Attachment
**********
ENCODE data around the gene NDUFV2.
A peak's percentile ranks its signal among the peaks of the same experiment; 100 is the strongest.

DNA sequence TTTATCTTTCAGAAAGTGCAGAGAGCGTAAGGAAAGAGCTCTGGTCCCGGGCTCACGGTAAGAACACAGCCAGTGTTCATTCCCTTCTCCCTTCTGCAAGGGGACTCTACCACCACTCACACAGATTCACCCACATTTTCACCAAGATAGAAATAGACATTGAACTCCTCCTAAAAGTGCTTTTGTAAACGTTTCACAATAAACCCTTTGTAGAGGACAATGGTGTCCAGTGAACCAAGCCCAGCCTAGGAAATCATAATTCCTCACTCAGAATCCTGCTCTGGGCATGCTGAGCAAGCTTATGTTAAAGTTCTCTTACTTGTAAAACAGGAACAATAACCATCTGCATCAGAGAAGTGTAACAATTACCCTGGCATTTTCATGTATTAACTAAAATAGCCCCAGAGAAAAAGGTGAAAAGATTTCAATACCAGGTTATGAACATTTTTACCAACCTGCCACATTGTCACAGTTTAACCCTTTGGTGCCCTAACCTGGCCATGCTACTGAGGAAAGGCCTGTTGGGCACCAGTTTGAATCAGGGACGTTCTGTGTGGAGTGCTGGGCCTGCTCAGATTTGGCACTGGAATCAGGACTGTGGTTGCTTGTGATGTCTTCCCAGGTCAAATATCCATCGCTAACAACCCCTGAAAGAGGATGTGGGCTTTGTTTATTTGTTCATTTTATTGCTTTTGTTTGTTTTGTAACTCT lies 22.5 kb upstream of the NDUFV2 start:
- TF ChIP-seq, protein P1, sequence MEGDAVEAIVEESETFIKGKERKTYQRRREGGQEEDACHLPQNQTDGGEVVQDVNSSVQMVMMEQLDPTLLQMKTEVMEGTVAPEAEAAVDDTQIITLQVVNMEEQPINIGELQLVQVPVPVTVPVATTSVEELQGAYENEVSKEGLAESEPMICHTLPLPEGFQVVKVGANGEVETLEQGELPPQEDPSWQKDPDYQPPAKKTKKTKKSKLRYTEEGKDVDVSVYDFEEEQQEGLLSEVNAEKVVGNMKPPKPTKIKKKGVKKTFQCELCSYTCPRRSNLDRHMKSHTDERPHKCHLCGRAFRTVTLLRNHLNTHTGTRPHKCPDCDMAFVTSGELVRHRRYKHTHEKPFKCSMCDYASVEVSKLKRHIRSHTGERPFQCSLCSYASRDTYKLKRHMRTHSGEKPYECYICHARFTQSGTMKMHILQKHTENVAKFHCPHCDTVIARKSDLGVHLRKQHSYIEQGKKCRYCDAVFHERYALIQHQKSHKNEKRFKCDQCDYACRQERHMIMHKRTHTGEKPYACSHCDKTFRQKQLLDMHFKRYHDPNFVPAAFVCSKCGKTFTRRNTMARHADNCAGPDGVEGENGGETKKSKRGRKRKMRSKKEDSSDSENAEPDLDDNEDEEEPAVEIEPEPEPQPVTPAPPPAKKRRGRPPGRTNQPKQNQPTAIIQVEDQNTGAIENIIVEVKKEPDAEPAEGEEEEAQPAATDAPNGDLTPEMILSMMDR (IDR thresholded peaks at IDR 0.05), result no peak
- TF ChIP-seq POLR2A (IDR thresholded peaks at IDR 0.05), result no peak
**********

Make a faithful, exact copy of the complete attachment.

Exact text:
ENCODE data around the gene NDUFV2.
A peak's percentile ranks its signal among the peaks of the same experiment; 100 is the strongest.

DNA sequence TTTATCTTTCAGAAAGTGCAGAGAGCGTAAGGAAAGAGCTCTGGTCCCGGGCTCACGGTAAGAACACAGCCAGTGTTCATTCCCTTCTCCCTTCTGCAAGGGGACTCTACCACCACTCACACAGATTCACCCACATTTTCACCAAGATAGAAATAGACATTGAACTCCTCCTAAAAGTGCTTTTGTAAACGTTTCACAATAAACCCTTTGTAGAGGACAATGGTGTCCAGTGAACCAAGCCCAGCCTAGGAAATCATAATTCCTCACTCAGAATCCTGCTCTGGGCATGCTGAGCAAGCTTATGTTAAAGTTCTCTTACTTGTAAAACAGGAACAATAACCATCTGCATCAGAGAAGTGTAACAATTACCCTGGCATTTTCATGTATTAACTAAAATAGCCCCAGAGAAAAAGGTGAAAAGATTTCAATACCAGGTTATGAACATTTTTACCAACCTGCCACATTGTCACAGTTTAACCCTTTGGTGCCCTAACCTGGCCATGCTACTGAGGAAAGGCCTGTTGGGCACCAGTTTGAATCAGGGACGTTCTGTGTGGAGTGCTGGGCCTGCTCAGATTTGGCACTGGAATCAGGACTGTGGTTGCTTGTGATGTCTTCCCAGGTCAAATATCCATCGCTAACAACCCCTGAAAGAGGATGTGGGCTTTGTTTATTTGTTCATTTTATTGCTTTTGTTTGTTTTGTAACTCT lies 22.5 kb upstream of the NDUFV2 start:
- TF ChIP-seq, protein P1, sequence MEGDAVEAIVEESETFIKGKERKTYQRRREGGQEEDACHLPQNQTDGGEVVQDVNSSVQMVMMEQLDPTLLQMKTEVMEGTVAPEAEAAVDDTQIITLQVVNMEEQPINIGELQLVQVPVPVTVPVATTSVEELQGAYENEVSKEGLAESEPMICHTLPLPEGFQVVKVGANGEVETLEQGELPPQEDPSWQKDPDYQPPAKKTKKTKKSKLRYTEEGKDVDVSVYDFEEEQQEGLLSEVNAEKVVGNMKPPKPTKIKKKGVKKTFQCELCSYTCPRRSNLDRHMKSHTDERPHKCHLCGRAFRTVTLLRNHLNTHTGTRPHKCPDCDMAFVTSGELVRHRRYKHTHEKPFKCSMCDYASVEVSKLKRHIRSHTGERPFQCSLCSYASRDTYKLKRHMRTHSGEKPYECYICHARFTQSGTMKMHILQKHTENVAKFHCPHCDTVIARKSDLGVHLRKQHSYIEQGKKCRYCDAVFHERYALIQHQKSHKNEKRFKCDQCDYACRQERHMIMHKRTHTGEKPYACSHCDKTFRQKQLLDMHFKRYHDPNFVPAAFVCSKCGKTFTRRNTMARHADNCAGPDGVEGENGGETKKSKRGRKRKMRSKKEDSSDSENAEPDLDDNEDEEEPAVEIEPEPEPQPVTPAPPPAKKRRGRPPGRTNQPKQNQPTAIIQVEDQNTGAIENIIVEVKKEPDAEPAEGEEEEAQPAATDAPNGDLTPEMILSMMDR (IDR thresholded peaks at IDR 0.05), result no peak
- TF ChIP-seq POLR2A (IDR thresholded peaks at IDR 0.05), result no peak